Stroke Symptoms

  • Medical Author:
    Melissa Conrad Stöppler, MD

    Melissa Conrad Stöppler, MD, is a U.S. board-certified Anatomic Pathologist with subspecialty training in the fields of Experimental and Molecular Pathology. Dr. Stöppler's educational background includes a BA with Highest Distinction from the University of Virginia and an MD from the University of North Carolina. She completed residency training in Anatomic Pathology at Georgetown University followed by subspecialty fellowship training in molecular diagnostics and experimental pathology.

  • Medical Editor: Dennis Lee, MD
    Dennis Lee, MD

    Dennis Lee, MD

    Dr. Lee was born in Shanghai, China, and received his college and medical training in the United States. He is fluent in English and three Chinese dialects. He graduated with chemistry departmental honors from Harvey Mudd College. He was appointed president of AOA society at UCLA School of Medicine. He underwent internal medicine residency and gastroenterology fellowship training at Cedars Sinai Medical Center.

Each year about 500,000 people in the United States suffer a first stroke, and a further 200,000 people have a recurrent stroke. Stroke is the third leading cause of death in the U.S., and also is a major cause of disability and loss of independence and quality of life. Up to 40% of strokes are fatal, but the risks of death from a stroke and the degree of disability can both be significantly reduced by prompt treatment.

Strokes result from impaired oxygen delivery to brain cells via the bloodstream. The oxygen-deprived brain cells die and result in various neurological impairments, depending on the area of the brain that is involved. A stroke is also referred to as a cerebrovascular accident or CVA. The blood supply to the brain can be interrupted both by a blockage in one of the arteries that supply blood to the brain, or a rupture of a blood vessel within the brain. Stroke caused by blockage of an artery is called ischemic stroke, while stroke caused by rupture of an artery is called a hemorrhagic stroke. Ischemic stroke is much more common than hemorrhagic stroke.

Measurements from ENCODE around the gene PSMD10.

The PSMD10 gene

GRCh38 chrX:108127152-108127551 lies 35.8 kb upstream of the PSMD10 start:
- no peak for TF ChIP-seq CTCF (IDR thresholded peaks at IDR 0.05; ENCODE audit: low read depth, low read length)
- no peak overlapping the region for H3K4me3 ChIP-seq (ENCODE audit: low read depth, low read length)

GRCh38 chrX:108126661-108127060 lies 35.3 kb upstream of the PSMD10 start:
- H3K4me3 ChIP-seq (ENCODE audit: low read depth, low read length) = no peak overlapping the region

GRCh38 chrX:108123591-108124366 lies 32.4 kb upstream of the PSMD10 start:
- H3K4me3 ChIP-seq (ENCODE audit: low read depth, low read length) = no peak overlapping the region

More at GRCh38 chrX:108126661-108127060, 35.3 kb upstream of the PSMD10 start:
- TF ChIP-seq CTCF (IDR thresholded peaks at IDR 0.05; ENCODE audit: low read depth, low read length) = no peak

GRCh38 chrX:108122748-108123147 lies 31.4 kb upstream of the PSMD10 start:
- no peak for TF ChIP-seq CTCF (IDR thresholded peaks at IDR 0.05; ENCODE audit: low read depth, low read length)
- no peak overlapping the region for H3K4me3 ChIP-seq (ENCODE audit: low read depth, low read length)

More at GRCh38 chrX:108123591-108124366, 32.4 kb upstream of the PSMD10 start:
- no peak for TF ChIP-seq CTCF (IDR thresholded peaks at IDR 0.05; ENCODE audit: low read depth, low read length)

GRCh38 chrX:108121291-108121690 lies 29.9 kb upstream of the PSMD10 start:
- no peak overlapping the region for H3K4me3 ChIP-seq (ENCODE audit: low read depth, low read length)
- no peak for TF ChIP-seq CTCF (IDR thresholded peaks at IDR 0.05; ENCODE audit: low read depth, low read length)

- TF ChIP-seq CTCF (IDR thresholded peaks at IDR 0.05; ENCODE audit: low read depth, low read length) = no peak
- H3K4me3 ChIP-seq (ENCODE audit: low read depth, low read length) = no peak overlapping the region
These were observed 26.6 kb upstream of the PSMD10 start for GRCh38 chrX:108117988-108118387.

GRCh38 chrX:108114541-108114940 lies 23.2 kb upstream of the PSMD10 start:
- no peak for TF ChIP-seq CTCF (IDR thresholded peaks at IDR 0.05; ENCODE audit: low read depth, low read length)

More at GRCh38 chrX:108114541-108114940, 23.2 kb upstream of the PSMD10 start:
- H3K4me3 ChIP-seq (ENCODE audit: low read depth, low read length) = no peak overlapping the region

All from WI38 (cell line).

The risk factors for stroke include high blood pressure, diabetes, cigarette smoking , a family history of stroke, heart disease, prior history of stroke, alcohol abuse, and increasing age. Learning to recognize the signs and symptoms of a stroke is vital in order to ensure that the victim receives immediate medical attention. According to The U.S. National Institute of Neurological Disorders and Stroke, these are the five major signs of stroke:

  1. Sudden numbness or weakness of the face, arm or leg, especially on one side of the body. The loss of voluntary movement and/or sensation may be complete or partial. There may also be an associated tingling sensation in the affected area.
  2. Sudden confusion, trouble speaking or understanding. Sometimes weakness in the muscles of the face can cause drooling.
  3. Sudden trouble seeing in one or both eyes
  4. Sudden trouble walking, dizziness, loss of balance or coordination
  5. Sudden, severe headache with no known cause

Quick GuideStroke Causes, Symptoms, and Recovery

Stroke Causes, Symptoms, and Recovery

Strokes can also cause breathing difficulties and can result in loss of consciousness. Stroke is always a medical emergency. If you believe you or someone else may be having a stroke, call 9-1-1 immediately and seek immediate emergency medical care.

One of the most important treatments of ischemic strokes is immediate infusion of a clot dissolving medication to open blocked arteries. If given within the first three hours after the onset of symptoms, clot dissolving medications can significantly improve the patient's outcome from the stroke over the long term. The sooner it is started, the better the outcome, so time is of the essence.

High blood pressure and atherosclerosis (hardening and narrowing of the arteries) are important risk factors for heart attacks and strokes. Heart attacks and stokes are preventable by life style modifications and medications.

REFERENCE: Kasper, D.L., et al., eds. Harrison's Principles of Internal Medicine, 19th Ed. United States: McGraw-Hill Education, 2015.

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